But I see it a bit differently. The more people who get "hooked" on my series, the better the sales of each successive book will become. And that's my focus...future sales and fans.

Tuesday, July 14, 2009

Report on the Digital State of the Book Nation

Gordon Burgett is a publishing industry sage. Here's a link to his discussion of a report on the future of digital publishing.

An important point--the report notes that any digital product will be able to stay current, because it can be updated quickly and easily. But, a print product will become dated.

This is very important. If you are writing a book with a lot of links, or even with an addendum with references, these can quickly become obsolete. Even product references can become antiquated. I've experience this as people who own copies of Scrapbook Storytelling have emailed me trying to find various suppliers who, alas, are no longer in business.

Now that doesn't stop me from adding product references in my books, but it does mean that the public's ability to contact you or to visit you on your website takes on new importance. People do know how to contact you, right? Make it as easy as possible, is my mantra. Even when I email people back to to say, "Sorry, those suppliers are no longer in business," I've taken the time to further my relationship with the person writing the email. Usually people will tell me how surprised they are that I personally have responded.

Why shouldn't I? Oh, sure, it takes time, but I figure it's the least I can do. They spent money and time with my product. I owe them a response.

Also note that POD (print on demand) technology continues to improve. Many years ago, a Japanese concept call JIT (Just In Time) sourcing revolutionized the auto industry. With JIT, a car manufacturer such as Toyota could order parts and know they'd arrive "just in time." This saved the cost of warehousing. Now, you might think, "So what?" But let's use a little imagination, shall we? Suppose are an American manufacturer who has ordered all the parts to build a month's worth of cars. You have to unload those parts from a carrier (+ labor/workman's comp for a job prone to injuries), warehouse them (+ labor, + insurance on the building, + inventorying supplies, + knowing where the supplies are, + rent), store them until used (+ cost of overhead and any damages if there's a leak in your roof, insurance), then ship them to your factory floor. Compare this to: the parts arrive and are taken directly to the factory. Hello!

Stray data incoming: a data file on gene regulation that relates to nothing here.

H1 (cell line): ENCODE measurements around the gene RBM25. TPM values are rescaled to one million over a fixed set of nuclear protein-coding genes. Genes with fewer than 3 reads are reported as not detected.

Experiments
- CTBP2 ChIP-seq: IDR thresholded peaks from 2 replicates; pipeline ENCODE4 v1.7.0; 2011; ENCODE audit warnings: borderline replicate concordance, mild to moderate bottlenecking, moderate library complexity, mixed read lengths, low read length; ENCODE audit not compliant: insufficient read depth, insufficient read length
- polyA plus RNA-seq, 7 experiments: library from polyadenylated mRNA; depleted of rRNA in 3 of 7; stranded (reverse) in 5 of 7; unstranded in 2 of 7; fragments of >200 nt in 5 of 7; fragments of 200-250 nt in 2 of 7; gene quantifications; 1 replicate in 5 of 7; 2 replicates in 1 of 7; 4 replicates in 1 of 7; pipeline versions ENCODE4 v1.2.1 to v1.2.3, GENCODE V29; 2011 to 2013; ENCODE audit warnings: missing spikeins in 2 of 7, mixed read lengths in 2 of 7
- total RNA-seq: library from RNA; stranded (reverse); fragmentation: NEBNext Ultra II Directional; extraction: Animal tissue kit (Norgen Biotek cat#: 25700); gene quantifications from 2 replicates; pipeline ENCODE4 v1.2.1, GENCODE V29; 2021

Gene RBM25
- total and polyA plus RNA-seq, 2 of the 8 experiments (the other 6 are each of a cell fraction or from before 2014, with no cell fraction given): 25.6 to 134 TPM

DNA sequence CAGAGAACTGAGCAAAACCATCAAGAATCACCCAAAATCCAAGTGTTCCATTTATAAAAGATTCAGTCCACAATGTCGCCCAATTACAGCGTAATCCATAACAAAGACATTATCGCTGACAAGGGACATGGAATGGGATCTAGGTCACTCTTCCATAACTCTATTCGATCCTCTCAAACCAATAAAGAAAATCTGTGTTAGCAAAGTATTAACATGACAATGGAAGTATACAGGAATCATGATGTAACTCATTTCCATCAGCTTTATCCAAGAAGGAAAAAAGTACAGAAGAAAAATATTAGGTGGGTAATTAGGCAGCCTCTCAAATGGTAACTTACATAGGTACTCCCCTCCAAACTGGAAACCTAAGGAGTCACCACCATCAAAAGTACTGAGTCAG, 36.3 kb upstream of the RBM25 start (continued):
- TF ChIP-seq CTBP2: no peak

It's the same with books. If you print them all in advance, they must be boxed and shipped to your warehouse. If the warehouse is damp, if the books get rained on during shipment, if the number of books in the book isn't the correct amount to send out in any one order (and they need to be repacked), you have incurred costs in addition to publishing your books.

Oh, don't look for everything to change overnight. Some time ago, the music industry introduced kiosks where folks could order sheet music and have it printed as they waited. The prediction was that there'd be a kiosk in every music instrument store. It hasn't quite happened. But on the other hand, more and more scrapbookers are storing their photos digitally and printing them out as they need them, either at home or through vendors.

There's a change coming to this industry. It bodes well for all of us...but as to who will be the big winners and losers, well, we'll just have to wait and see.

Friday, July 10, 2009

Guest Blogger Neil Plakcy

Please welcome my friend, Neil Plakcy--

1. Tell us about yourself. I know you teach, Neil. What do you teach and where? How does that work with your career as an author? What sort of impact has this had on your writing schedule? What have you learned through teaching that you apply to your work?

Though back in 1988 I signed up for the new Master of Fine Arts program in creative writing at Florida International University just to learn to write better, I can see that my classes also taught me how to teach writing. Taking workshops with great writers like Les Standiford, James W. Hall and Lynne Barrett forced me to write and rewrite. I also learned how to take a more analytical approach to writing as I came to understand the basics of character, dialogue, scene, plotting and so on.

Today I teach writing at Broward College, #3 in the country in the number of associate’s degrees granted. (My campus is halfway between Miami and Ft. Lauderdale, with a very multi-cultural student body that ranges in age from teenagers to mid-life career changers.) Over 60% of our students enter lacking basic writing skills, so I teach two levels of developmental writing—sentence to paragraph and paragraph to essay. I created my own approach to freshman composition, using writing about food to build skills in narration, description, and research. I’ve also taught writing about literature and creative writing.

My favorite is a literature course on mystery fiction, where we read academic essays about the mystery as well as short stories and novels in three genres: amateur sleuth, private eye, and police procedural. The students love the chance to read great contemporary stories, and I enjoy exposing them to the mystery and hearing what they have to say about it.
Teaching is a great gig for a writer. Three of my courses are fully online, so my schedule is very flexible, and I can carve out writing time every day. And guiding students to write better has impacted my own writing—I hear that “teacher voice” in my head saying things like “Wait—you’re changing point of view!” or “This paragraph is awful long.”

2. Tell us about your new book--the characters, the setting and a bit about the plot. How does it fit in with your other works?

The elevator pitch for my first mystery, Mahu, was “gay cop gets dragged out of the closet while investigating a dangerous case.” Once I’d finished that book, though, my hero, Honolulu homicide detective Kimo Kanapa’aka, told me that his journey had just begun. I came to see “coming out” as a process, rather than a single event, and looked for cases Kimo could investigate that would challenge him and move him forward.